Examining the Hall of Fame case for Los Angeles Dodgers legend Orel Hershiser

28 Apr 1991: Pitcher Orel Hershiser of the Los Angeles Dodgers throws the ball during a game against the San Francisco Giants at Dodger Stadium in Los Angeles, California. Mandatory Credit: Stephen Dunn /Allsport
28 Apr 1991: Pitcher Orel Hershiser of the Los Angeles Dodgers throws the ball during a game against the San Francisco Giants at Dodger Stadium in Los Angeles, California. Mandatory Credit: Stephen Dunn /Allsport /
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Orel Hershiser, Los Angeles Dodgers, MLB
CHICAGO, IL – CIRCA 1988: Orel Hershiser #55 of the Los Angeles Dodgers pitches against the Chicago Cubs during an Major League Baseball game circa 1988 at Wrigley Field in Chicago, Illinois. Hershiser played for the Dodgers from 1983-94 and in 2000. (Photo by Focus on Sport/Getty Images) /

Los Angeles Dodgers legend Orel Hershiser was one of the best pitchers of the late 1980s. He had one of the best two-month stretches a pitcher has ever had in 1988, when he did not allow a run in the regular season from the sixth inning on August 30 until the first inning of Opening Day the following season.

Even longer, he threw complete games in his final nine regular season starts of the year, including a 10-inning complete game in his final regular season start.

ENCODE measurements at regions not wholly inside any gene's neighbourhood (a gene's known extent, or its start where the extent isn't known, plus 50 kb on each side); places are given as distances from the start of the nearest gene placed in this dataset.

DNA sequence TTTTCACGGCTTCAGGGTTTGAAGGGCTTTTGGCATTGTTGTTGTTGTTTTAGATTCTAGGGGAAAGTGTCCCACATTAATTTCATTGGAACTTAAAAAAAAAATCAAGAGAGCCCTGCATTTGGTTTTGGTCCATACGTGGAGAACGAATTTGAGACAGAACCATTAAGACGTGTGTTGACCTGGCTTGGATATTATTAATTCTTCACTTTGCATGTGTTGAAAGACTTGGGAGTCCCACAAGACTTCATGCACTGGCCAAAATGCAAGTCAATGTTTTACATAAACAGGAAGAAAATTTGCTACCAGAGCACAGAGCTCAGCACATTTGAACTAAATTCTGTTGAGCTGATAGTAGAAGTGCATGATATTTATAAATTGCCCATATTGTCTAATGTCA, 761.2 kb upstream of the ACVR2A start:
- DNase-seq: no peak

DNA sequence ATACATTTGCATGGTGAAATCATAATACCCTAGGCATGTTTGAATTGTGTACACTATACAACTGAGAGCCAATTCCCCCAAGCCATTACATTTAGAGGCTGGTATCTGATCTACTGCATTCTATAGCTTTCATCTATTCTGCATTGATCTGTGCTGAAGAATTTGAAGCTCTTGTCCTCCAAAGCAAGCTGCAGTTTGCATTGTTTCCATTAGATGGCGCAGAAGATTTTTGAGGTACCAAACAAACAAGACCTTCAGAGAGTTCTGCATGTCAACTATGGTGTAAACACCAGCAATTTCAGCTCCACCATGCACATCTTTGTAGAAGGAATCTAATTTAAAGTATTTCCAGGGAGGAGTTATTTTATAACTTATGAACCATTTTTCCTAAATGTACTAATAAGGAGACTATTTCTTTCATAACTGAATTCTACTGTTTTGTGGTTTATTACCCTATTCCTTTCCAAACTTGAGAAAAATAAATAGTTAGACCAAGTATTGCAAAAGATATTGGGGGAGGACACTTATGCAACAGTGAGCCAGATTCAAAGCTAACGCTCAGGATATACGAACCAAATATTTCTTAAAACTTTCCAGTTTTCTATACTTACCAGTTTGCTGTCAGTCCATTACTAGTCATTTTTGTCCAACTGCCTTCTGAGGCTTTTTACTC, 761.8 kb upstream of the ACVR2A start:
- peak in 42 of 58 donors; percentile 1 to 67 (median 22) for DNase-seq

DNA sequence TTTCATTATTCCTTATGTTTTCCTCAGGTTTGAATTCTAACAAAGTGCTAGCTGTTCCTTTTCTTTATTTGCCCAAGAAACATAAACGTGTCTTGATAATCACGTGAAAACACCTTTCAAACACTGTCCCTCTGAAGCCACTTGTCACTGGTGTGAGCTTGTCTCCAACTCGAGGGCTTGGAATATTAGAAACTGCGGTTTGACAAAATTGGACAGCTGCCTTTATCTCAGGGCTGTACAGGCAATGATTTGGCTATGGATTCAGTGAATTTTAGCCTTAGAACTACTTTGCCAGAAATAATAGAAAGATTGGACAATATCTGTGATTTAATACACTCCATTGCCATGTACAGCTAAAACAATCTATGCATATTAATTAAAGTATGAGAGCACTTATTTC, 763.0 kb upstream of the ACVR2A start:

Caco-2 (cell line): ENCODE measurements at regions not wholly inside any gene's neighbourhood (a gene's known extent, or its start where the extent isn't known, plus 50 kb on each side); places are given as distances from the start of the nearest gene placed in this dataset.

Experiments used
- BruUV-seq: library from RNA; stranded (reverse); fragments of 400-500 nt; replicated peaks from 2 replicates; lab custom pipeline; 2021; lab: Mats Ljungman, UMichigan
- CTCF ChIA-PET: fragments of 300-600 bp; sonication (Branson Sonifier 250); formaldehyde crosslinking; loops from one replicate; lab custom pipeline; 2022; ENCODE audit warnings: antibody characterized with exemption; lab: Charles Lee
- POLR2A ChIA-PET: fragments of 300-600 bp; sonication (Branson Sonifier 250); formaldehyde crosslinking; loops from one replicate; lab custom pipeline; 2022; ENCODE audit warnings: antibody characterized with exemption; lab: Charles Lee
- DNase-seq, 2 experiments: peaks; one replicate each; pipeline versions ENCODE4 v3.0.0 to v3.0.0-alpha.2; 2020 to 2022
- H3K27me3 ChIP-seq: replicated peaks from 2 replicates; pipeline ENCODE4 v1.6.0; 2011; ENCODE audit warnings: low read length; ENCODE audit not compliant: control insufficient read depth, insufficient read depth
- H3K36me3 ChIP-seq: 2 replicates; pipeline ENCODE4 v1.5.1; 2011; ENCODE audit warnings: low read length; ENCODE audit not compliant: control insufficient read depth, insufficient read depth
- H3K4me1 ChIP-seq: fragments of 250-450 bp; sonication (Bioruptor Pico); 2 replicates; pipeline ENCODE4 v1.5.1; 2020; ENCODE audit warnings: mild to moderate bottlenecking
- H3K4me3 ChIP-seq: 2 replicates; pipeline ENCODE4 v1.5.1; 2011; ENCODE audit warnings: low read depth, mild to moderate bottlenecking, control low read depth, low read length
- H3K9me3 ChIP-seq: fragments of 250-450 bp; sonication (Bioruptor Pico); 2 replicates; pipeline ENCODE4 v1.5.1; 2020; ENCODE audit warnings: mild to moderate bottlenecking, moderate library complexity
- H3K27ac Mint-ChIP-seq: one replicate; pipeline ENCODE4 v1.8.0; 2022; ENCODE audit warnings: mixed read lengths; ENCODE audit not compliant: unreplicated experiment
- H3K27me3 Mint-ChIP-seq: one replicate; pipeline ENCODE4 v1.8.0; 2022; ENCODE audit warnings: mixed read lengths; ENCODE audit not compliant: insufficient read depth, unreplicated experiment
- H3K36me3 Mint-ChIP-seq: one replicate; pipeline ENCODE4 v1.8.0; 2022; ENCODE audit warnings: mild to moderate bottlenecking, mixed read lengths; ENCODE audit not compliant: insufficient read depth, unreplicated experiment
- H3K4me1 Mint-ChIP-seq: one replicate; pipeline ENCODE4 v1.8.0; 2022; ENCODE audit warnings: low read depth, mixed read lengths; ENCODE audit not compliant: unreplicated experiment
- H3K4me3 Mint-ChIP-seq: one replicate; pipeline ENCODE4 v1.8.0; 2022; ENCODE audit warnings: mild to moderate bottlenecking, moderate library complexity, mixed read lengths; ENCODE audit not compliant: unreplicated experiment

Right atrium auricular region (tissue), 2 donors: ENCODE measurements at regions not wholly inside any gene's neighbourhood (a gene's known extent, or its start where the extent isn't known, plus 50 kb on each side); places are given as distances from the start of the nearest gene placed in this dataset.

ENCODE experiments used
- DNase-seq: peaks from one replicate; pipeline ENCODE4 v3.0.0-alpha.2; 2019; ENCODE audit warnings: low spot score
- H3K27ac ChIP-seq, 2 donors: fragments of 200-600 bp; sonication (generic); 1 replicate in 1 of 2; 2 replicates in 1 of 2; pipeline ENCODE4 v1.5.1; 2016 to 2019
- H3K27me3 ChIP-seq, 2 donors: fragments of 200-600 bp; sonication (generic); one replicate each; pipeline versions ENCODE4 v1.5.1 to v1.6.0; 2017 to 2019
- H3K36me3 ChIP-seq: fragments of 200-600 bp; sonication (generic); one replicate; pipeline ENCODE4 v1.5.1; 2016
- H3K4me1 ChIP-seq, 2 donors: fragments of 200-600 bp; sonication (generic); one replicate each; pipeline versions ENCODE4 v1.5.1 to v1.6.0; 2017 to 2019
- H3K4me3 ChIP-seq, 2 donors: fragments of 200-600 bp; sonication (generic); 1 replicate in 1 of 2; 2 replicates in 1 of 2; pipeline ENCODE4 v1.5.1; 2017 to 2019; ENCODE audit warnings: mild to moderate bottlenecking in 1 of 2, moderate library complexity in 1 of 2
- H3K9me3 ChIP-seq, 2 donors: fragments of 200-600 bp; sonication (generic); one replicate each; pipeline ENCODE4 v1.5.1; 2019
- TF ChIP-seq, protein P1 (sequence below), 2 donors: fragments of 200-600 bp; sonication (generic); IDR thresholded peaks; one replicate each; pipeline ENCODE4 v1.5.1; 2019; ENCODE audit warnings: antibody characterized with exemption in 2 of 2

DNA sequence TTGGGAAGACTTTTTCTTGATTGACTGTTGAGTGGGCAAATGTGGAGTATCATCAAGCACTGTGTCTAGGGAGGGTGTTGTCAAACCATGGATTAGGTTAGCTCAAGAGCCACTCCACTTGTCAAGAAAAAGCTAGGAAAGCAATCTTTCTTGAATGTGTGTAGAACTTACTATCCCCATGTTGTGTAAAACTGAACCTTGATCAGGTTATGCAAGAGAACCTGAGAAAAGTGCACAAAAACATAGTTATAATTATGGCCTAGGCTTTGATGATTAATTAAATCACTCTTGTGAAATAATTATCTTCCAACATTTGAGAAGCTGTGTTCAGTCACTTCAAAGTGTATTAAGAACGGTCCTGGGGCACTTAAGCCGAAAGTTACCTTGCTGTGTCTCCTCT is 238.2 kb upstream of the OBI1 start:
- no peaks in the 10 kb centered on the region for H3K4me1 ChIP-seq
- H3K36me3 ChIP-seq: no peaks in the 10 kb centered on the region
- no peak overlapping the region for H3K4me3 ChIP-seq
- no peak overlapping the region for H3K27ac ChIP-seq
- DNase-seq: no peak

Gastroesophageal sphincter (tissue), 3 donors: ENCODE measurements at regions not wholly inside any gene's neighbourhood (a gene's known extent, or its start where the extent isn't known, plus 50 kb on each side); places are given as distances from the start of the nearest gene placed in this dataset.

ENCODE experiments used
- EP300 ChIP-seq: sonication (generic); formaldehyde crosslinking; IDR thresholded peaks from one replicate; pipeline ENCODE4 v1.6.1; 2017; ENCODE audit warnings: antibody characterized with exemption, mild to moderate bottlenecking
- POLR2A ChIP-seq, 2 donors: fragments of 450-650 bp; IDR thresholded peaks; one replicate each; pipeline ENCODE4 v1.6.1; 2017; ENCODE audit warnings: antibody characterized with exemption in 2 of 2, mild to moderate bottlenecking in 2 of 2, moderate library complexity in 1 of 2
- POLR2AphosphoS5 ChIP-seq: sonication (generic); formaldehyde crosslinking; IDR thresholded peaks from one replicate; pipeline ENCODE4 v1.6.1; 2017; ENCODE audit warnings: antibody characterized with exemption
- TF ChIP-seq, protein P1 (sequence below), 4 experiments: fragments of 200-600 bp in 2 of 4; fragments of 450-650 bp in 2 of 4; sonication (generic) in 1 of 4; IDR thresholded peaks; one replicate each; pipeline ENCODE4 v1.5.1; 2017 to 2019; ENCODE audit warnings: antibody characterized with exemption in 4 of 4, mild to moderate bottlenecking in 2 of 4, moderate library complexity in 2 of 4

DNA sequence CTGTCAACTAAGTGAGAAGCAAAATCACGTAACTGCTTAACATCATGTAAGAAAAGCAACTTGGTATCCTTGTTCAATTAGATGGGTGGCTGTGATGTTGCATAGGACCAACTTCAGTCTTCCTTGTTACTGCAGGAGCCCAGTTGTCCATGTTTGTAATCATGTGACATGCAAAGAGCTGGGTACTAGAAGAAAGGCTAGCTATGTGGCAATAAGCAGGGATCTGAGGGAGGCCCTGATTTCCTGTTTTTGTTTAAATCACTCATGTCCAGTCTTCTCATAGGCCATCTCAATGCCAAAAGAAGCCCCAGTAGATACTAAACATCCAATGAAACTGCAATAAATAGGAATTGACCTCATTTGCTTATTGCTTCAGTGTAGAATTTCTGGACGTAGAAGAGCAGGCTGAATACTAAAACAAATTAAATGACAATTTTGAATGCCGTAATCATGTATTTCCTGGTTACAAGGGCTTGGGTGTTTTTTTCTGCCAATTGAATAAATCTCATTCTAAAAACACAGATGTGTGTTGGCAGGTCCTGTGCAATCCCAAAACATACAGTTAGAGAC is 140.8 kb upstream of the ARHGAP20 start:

The Dodgers happened to make the postseason in 1988 as well and, while he allowed runs, he was dominant. Hershiser won both the NLCS and World Series MVP awards that year as well. He, nearly, single-handedly won the World Series for the Dodgers that year, despite the team being massive underdogs to the Oakland A’s.

While it was arguably the best two month stretch by an MLB pitcher, two months does not make a Baseball Hall of Famer.

However, Orel Hershiser has a good case for the Baseball Hall of Fame.

Los Angeles Dodgers legend Orel Hershiser has a case for the Baseball Hall of Fame

Orel Hershiser spent parts of 18 seasons in the majors from 1983 through 2000, spending parts of 13 of those seasons with the Los Angeles Dodgers.

Overall, in his career, he had a record of 204-150 with a 3.48 ERA, a 112 ERA+, and a 3.69 FIP. He was a three-time All-Star, a Gold Glove winner, the 1988 NL Cy Young Award winner, and he had three more seasons where he finished in the top four in Cy Young voting.

He was also a great postseason pitcher in his career and not just in 1988. In 22 playoff appearances (18 starts), he went 8-3 with a 2.58 ERA. In addition to winning the 1988 NLCS and World Series MVP awards, he also won the 1995 ALCS MVP award when he was with the Cleveland Indians. In that 1995 postseason overall, he had a 1.53 ERA in five starts.

However, throughout his career, he suffered numerous bouts of bad luck.